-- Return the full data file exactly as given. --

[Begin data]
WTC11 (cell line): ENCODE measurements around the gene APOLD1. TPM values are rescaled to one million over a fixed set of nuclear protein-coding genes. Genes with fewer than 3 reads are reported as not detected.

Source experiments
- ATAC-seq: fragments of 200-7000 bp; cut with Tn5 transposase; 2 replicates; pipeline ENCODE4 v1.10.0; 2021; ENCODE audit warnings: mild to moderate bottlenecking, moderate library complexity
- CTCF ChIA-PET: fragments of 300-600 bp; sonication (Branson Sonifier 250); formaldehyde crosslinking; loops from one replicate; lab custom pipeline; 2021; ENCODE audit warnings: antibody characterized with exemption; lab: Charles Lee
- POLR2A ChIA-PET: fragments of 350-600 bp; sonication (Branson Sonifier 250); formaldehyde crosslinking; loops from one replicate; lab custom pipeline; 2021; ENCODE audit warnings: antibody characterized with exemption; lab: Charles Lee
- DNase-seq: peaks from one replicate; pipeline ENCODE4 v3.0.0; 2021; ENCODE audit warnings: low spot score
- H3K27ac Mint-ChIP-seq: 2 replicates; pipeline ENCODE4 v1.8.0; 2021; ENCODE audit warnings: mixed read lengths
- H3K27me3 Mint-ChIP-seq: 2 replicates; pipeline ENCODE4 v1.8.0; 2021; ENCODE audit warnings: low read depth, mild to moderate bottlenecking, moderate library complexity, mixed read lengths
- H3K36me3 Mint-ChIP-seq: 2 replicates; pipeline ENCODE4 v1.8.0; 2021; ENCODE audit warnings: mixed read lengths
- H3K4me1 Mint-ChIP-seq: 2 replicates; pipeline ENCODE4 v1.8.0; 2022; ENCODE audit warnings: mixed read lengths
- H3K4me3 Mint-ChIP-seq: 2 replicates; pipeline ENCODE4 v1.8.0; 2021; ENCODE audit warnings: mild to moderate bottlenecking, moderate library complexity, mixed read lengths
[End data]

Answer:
WTC11 (cell line): ENCODE measurements around the gene APOLD1. TPM values are rescaled to one million over a fixed set of nuclear protein-coding genes. Genes with fewer than 3 reads are reported as not detected.

Source experiments
- ATAC-seq: fragments of 200-7000 bp; cut with Tn5 transposase; 2 replicates; pipeline ENCODE4 v1.10.0; 2021; ENCODE audit warnings: mild to moderate bottlenecking, moderate library complexity
- CTCF ChIA-PET: fragments of 300-600 bp; sonication (Branson Sonifier 250); formaldehyde crosslinking; loops from one replicate; lab custom pipeline; 2021; ENCODE audit warnings: antibody characterized with exemption; lab: Charles Lee
- POLR2A ChIA-PET: fragments of 350-600 bp; sonication (Branson Sonifier 250); formaldehyde crosslinking; loops from one replicate; lab custom pipeline; 2021; ENCODE audit warnings: antibody characterized with exemption; lab: Charles Lee
- DNase-seq: peaks from one replicate; pipeline ENCODE4 v3.0.0; 2021; ENCODE audit warnings: low spot score
- H3K27ac Mint-ChIP-seq: 2 replicates; pipeline ENCODE4 v1.8.0; 2021; ENCODE audit warnings: mixed read lengths
- H3K27me3 Mint-ChIP-seq: 2 replicates; pipeline ENCODE4 v1.8.0; 2021; ENCODE audit warnings: low read depth, mild to moderate bottlenecking, moderate library complexity, mixed read lengths
- H3K36me3 Mint-ChIP-seq: 2 replicates; pipeline ENCODE4 v1.8.0; 2021; ENCODE audit warnings: mixed read lengths
- H3K4me1 Mint-ChIP-seq: 2 replicates; pipeline ENCODE4 v1.8.0; 2022; ENCODE audit warnings: mixed read lengths
- H3K4me3 Mint-ChIP-seq: 2 replicates; pipeline ENCODE4 v1.8.0; 2021; ENCODE audit warnings: mild to moderate bottlenecking, moderate library complexity, mixed read lengths